Table 3

Conditions of school toilets

Parameter % (n) 
Provision of anal cleansing materials in schools (reported) 
 Always 37 (26) 
 Sometimes 13 (9) 
 Never 50 (35) 
Toilet cleanliness (reported) 
 Clean 59 (41) 
 Not clean 41 (29) 
Proportion of full pits (observation) 
 All toilets 88 (62) 
 Some of them 6 (4) 
 Observation not possible 6 (4) 
Parameter % (n) 
Provision of anal cleansing materials in schools (reported) 
 Always 37 (26) 
 Sometimes 13 (9) 
 Never 50 (35) 
Toilet cleanliness (reported) 
 Clean 59 (41) 
 Not clean 41 (29) 
Proportion of full pits (observation) 
 All toilets 88 (62) 
 Some of them 6 (4) 
 Observation not possible 6 (4) 

Our study found that 66% of the schools had a functional water supply system, though only 53% had a regular supply throughout the year. The most common source of water supply was the tube well/borehole (20%), while the least was the tanker truck service (1.4%). The study also found that 70% of the schools use their water supply for drinking purposes, though of the main uses of water, using it for drinking purposes was ranked third (19%) compared with using it for cleaning purposes (top of ranking, 34%) or for hand washing (4%, almost the lowest in the ranking, Table 4). Nevertheless, a little over half of the schools (51%) reported providing drinking water for the students during school sessions.

Table 4

Drinking water availability and adequacy of water provision in schools

Variable Frequency (N = 70) 
Availability of drinking water for students at time of visit 36 51.4 
Schools with one or more water supply sources 66 94.3 
Schools with functional water supply at the time of visit 46 65.7 
How constant the water supply is 
 Constant throughout the year 37 52.9 
 Not constant during one or more months of the year 23 32.9 
 Not constant during all months of the year 10 14.3 
Main uses of water supply in schools 
 Cleaning 24 34.3 
 Cooking 18 25.7 
 Drinking 13 18.6 
 Flushing and pour flushing toilets 11 15.7 
 Hand washing 4.3 
 Any other purpose 1.4 
Schools which have experienced problems with the water supply system since the beginning of the 2013/2014 financial year 42 60 
Variable Frequency (N = 70) 
Availability of drinking water for students at time of visit 36 51.4 
Schools with one or more water supply sources 66 94.3 
Schools with functional water supply at the time of visit 46 65.7 
How constant the water supply is 
 Constant throughout the year 37 52.9 
 Not constant during one or more months of the year 23 32.9 
 Not constant during all months of the year 10 14.3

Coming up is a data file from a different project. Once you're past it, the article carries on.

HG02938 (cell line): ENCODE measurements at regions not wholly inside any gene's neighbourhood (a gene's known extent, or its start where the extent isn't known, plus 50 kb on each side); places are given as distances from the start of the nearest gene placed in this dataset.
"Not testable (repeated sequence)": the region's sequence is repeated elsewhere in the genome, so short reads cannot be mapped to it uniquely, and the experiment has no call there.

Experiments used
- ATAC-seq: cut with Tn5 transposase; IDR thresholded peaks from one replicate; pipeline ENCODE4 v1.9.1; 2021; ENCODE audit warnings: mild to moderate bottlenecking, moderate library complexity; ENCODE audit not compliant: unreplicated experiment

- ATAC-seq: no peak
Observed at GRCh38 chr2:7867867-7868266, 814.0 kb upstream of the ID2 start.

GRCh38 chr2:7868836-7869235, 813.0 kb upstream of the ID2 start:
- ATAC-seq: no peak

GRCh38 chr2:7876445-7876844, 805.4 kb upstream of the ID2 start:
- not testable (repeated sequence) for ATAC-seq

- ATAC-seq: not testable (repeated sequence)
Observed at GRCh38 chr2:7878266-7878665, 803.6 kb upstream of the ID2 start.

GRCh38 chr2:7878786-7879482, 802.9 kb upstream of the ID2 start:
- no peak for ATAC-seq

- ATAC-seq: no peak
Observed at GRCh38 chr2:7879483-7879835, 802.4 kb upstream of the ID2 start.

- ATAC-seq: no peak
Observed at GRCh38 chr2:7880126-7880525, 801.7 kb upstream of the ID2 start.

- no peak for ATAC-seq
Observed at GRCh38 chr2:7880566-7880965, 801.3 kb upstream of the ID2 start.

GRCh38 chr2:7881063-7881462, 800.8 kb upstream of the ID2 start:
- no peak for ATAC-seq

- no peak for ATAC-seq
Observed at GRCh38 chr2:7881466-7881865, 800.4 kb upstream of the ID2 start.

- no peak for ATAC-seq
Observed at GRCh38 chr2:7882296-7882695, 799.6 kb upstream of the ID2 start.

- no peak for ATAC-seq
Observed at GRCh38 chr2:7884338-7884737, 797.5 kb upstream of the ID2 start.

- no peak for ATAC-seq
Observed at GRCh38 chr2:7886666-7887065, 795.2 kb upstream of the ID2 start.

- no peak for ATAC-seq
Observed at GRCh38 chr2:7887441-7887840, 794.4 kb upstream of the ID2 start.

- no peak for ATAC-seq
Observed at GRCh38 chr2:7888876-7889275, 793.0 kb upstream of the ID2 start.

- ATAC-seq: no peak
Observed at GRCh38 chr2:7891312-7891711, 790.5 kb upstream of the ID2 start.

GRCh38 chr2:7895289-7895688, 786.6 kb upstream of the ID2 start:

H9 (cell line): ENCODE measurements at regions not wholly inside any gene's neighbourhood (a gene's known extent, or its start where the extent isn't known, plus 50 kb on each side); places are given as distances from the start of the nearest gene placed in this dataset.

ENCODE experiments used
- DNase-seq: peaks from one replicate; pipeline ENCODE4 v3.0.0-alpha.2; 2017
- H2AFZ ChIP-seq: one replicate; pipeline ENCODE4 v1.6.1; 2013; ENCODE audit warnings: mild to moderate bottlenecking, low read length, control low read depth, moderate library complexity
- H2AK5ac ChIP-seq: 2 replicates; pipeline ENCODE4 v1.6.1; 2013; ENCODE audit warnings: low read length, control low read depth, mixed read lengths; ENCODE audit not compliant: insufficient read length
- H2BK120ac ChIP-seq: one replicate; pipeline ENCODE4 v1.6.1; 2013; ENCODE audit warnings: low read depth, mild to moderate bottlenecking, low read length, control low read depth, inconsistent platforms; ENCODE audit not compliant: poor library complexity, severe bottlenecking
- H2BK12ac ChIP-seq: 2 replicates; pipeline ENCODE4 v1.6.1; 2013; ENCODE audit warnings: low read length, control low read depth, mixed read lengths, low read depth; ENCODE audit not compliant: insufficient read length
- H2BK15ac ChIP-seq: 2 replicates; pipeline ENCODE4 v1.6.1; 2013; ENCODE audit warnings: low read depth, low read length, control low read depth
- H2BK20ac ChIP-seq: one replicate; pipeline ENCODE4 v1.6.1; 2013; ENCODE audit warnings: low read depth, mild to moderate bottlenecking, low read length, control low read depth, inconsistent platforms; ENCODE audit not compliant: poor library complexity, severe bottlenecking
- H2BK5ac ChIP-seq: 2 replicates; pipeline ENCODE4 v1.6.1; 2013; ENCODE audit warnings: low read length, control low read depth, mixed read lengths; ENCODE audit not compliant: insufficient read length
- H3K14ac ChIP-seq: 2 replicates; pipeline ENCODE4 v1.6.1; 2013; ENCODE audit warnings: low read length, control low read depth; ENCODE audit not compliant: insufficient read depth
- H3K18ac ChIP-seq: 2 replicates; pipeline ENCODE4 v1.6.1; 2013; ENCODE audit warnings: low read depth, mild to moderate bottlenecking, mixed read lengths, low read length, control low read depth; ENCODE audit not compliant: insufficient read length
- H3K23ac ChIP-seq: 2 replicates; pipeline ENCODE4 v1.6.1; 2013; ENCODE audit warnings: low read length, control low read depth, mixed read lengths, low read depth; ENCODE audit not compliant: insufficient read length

Main uses of water supply in schools 
 Cleaning 24 34.3 
 Cooking 18 25.7 
 Drinking 13 18.6 
 Flushing and pour flushing toilets 11 15.7 
 Hand washing 4.3 
 Any other purpose 1.4 
Schools which have experienced problems with the water supply system since the beginning of the 2013/2014 financial year 42 60 

Of the 70 schools, more than half (52.9%) had one or more handwashing stations, with an average number of six (Table 5). The most common type of handwashing facility in the schools was the tippy tap (83%), a temporary kind of handwashing facility in schools. Of the schools that had handwashing stations, the majority of these were functional for both boys (91%) and girls (88%). Although HWFs were available in the majority of schools, only 54% of schools were observed to have water available at the HWFs and 35% had soap available for students. In terms of accessibility, only 41% of HWFs were accessible to students with physical disabilities. The proportion of schools that reported having water available for handwashing was higher than those with HWFs (Table 5), though it was unclear from the survey how students in schools without HWFs actually wash their hands.

Table 5

Handwashing in schools

Variable Frequency (N = 70) 
HWFs in schools (reported) 37 52.9 
Schools with water available for HW (reported) 50 71.4 
Schools with soap available for HW (reported) 27 38.6 
Observations in schools with hand washing facilities (N = 37) 
 Availability of water at HWFs at time of visit 
  Yes, in all facilities visited 20 54.1 
  In some of facilities visited 18.9 
  No water was available 10 27.0 
 Availability of soap at HWFs at time of visit (N = 37) 
  Yes, in all facilities visited 13 35.1 
  In some of facilities visited 11 29.7 
  No soap was available 12 32.4 
  Observation not possible 2.7 
  Number of HWFs accessible to students with physical disabilities 15 40.5 
  Number of HWFs accessible to younger students 23 62.2 
  Functional handwashing stations (exclusive for boys) 30 81.1 
  Functional handwashing stations (exclusive for girls) 29 78.4 
  Functional handwashing stations (communal – boys and girls) 15 40.5 
Variable Frequency (N = 70) 
HWFs in schools (reported) 37 52.9 
Schools with water available for HW (reported) 50 71.4 
Schools with soap available for HW (reported) 27 38.6 
Observations in schools with hand washing facilities (N = 37) 
 Availability of water at HWFs at time of visit